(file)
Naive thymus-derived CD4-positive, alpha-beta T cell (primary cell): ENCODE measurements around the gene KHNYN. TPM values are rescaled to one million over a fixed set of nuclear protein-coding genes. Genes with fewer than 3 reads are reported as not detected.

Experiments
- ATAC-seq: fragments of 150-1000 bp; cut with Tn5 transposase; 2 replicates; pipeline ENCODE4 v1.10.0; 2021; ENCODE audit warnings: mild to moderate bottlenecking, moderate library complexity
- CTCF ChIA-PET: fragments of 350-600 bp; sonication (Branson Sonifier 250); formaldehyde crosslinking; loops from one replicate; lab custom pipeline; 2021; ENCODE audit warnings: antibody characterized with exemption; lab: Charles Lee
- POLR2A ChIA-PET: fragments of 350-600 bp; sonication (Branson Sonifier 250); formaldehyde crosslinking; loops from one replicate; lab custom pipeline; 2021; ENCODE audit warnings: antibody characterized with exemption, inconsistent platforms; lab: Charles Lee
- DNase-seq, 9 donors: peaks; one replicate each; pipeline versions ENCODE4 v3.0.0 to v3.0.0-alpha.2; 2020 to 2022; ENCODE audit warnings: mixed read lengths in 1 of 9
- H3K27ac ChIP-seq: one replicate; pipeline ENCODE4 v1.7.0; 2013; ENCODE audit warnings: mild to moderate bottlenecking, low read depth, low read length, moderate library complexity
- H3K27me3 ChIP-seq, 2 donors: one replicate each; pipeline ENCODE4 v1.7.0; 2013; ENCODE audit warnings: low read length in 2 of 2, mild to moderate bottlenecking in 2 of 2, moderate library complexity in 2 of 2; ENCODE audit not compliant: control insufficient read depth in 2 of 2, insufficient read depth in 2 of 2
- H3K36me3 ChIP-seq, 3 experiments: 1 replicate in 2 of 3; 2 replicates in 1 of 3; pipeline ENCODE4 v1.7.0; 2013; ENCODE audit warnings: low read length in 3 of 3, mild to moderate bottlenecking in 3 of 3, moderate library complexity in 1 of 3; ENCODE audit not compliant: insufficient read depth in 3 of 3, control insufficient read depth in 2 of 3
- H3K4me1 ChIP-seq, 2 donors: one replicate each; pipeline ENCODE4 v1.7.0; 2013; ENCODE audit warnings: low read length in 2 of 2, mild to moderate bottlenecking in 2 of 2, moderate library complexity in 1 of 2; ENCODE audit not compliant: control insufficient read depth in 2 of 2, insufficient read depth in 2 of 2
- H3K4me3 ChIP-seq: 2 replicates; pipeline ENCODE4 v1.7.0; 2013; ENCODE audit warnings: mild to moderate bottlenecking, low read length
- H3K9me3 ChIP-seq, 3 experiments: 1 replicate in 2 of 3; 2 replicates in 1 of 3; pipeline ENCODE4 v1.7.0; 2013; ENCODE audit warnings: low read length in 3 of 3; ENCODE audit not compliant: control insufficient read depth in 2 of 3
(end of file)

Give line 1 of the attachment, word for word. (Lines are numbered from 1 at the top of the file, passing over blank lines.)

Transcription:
Naive thymus-derived CD4-positive, alpha-beta T cell (primary cell): ENCODE measurements around the gene KHNYN. TPM values are rescaled to one million over a fixed set of nuclear protein-coding genes. Genes with fewer than 3 reads are reported as not detected.